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The LastPass security breach: What you need to know, do, and watch out for

Ian Paul | June 17, 2015
Online password manager LastPass is in lockdown mode after the company discovered unusual activity on its network late last week. That activity turned out to be hackers who got away with user email addresses, password reminders, server per user salts, and authentication hashes, according to LastPass.

Online password manager LastPass is in lockdown mode after the company discovered unusual activity on its network late last week. That activity turned out to be hackers who got away with user email addresses, password reminders, server per user salts, and authentication hashes, according to LastPass.

The good news is it appears hackers didn't get away with anyone's encrypted password vaults. Still, it certainly sounds like a bad breach, but the consensus among security experts is that it could've been a lot worse.

First of all, LastPass is currently defending against potential account theft by requiring email verification — or multi-factor authentication if enabled--whenever a new login comes from an unknown device or new IP address. An attacker would need access to your email account or authenticator app on top of cracking your LastPass master password to get in.

Speaking of which, cracking that master code is going to take a long time unless your LastPass password is unbelievably weak, such as 1234LastPass or something similar. To crack your master password, hackers first have to get past your authentication hash--which includes 100,000 rounds of PBKDF2-SHA256 hashing--on the LastPass servers. Hashing uses an algorithm to convert one string of text into a longer string so that is difficult to reverse engineer and discover what the original text was.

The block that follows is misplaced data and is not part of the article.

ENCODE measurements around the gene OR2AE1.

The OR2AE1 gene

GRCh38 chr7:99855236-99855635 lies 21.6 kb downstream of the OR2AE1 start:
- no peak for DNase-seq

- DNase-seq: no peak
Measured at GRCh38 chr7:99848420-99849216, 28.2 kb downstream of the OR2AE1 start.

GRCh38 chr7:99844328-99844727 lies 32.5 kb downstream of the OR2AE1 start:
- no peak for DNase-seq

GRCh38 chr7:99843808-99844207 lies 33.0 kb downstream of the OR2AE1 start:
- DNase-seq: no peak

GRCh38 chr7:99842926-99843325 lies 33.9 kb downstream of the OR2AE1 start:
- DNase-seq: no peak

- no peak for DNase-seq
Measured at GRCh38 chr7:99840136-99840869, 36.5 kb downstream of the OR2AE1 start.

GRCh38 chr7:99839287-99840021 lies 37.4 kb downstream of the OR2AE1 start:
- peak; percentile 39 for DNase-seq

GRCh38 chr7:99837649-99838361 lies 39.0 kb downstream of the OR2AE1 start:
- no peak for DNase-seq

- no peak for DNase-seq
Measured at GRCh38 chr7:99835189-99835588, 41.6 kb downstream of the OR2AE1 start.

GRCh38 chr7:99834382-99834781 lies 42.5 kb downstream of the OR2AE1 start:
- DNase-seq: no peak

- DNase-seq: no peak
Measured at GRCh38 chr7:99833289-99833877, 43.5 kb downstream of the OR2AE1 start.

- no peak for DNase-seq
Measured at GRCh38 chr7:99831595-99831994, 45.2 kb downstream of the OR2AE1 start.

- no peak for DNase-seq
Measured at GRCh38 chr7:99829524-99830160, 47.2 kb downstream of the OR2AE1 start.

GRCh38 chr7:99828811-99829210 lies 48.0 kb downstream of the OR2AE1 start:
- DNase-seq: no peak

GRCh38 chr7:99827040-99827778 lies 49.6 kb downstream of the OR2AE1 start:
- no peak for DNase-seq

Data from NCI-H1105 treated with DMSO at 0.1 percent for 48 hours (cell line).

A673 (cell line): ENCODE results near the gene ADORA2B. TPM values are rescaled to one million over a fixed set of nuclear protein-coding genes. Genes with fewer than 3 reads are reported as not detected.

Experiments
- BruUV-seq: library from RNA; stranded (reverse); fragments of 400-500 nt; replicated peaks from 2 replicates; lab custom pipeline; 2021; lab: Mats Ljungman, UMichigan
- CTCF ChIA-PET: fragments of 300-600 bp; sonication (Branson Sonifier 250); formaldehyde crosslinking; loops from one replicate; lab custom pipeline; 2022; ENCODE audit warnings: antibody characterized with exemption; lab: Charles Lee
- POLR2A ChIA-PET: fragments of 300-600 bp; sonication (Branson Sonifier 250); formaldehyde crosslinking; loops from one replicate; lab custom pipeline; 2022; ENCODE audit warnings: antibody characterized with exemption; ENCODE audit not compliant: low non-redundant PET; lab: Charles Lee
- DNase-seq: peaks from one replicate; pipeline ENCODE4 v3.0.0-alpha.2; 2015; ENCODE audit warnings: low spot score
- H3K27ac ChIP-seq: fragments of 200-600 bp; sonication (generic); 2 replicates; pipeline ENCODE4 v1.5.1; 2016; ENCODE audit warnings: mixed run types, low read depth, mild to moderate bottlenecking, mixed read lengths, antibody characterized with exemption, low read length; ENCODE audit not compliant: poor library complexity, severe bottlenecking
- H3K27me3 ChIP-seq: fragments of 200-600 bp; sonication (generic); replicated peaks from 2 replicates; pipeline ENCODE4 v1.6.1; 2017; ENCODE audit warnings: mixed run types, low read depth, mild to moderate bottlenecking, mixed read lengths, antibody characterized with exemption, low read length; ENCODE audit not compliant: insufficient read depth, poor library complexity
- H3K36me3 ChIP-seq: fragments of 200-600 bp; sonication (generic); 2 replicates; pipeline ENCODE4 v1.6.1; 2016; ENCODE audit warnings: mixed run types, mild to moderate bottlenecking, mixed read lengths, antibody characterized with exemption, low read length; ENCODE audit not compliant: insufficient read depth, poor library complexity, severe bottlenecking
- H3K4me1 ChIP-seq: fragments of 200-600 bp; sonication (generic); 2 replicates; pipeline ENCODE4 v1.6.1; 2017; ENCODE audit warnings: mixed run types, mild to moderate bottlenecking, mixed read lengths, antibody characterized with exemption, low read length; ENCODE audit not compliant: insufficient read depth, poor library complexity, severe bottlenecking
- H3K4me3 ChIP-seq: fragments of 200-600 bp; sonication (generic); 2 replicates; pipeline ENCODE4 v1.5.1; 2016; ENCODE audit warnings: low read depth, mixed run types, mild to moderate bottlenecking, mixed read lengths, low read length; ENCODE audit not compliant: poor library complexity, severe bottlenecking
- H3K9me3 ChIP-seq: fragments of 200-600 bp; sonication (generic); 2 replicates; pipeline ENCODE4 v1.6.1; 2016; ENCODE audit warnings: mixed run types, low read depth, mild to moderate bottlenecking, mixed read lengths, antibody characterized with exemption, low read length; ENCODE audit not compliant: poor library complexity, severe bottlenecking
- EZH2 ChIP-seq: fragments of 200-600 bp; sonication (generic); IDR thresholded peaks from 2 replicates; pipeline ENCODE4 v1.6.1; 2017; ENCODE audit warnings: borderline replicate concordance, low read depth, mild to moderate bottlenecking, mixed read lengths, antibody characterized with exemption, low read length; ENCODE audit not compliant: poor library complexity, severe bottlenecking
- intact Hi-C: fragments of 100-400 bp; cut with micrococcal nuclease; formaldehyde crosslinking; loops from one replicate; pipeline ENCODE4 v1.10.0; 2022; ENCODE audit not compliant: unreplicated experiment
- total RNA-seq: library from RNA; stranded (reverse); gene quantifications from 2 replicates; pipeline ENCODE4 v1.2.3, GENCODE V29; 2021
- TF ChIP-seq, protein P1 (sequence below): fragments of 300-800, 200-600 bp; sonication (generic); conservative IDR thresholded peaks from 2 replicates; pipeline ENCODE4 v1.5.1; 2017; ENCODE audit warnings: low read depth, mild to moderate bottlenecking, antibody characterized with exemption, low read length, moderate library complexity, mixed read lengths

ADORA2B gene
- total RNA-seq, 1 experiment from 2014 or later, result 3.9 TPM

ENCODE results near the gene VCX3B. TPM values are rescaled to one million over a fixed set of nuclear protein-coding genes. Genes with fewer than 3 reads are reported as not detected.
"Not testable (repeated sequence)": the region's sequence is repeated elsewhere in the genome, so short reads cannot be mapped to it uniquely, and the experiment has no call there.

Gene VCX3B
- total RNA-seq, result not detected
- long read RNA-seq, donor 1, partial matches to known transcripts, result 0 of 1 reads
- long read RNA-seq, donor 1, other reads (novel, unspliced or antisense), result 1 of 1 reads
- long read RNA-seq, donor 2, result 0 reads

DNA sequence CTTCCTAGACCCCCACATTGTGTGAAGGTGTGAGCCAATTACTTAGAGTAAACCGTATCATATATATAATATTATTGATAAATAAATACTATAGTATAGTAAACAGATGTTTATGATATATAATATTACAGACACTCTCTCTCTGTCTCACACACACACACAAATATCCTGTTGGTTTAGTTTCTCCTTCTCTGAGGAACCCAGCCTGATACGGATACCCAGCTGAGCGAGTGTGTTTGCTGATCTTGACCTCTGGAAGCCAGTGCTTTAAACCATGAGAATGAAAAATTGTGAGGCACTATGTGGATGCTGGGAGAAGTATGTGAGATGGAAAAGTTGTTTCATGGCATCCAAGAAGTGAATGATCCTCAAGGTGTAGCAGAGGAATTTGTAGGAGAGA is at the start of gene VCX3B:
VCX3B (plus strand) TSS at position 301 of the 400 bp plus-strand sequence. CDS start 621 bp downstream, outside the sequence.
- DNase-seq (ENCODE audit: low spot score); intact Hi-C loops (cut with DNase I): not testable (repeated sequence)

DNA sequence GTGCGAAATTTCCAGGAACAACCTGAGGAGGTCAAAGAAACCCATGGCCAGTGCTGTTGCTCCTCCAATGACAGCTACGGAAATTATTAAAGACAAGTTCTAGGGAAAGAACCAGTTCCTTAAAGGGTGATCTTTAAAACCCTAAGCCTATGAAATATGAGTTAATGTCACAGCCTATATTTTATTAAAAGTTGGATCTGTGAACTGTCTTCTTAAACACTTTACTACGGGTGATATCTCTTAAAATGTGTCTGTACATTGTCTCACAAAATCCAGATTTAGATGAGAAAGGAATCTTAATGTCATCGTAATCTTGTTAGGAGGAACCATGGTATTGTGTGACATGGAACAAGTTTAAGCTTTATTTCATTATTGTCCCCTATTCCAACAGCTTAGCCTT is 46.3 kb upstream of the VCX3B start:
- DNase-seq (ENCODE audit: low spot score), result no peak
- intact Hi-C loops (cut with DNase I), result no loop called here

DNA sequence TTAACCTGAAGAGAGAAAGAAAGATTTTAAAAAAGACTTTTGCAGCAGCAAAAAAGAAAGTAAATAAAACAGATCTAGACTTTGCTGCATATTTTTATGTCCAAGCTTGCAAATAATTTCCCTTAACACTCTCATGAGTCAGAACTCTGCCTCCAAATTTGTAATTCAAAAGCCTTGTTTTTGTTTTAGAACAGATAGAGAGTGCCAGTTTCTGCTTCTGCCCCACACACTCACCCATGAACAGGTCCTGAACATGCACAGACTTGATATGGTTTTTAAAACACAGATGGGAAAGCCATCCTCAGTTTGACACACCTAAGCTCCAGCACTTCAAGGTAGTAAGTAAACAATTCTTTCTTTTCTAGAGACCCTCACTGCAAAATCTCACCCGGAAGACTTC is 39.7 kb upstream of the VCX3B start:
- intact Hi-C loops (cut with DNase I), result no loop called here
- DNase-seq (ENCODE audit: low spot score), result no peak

One security expert told Ars Technica that he's so confident in LastPass' hashing that he doesn't even feel compelled to change his master password.

That said, LastPass is nothing if not prudent, and the company will soon prompt all users to change their master password.

So what's a LastPass user to do? Is it time to give up on this popular password manager and switch to something else? As a paying user of LastPass I'm not taking that drastic step, but here are a few things you should do.

Enable multi-factor authentication

This is the most important step you can take if you haven't already. Even if the worst happens and hackers get your master password, they'll still need the authentication code to access your account if you have two-factor authentication enabled. Multi-factor authentication isn't important just for LastPass--you should be using it on any site that offers it, including social networks, email accounts, and so on.

Beware of the phish

With hackers in possession of the email addresses of LastPass users, at least some of us are likely to see phishing attacks. This is when attackers send a phony email dressed up like an authentic message from LastPass. The difference is this email will ask you to click a link and change your master password--something you should never do.

Never, ever click on a link in an email asking you to change your password. Chances are that link will take you to a fraudulent version of the LastPass site that exists solely to steal your login credentials.

 

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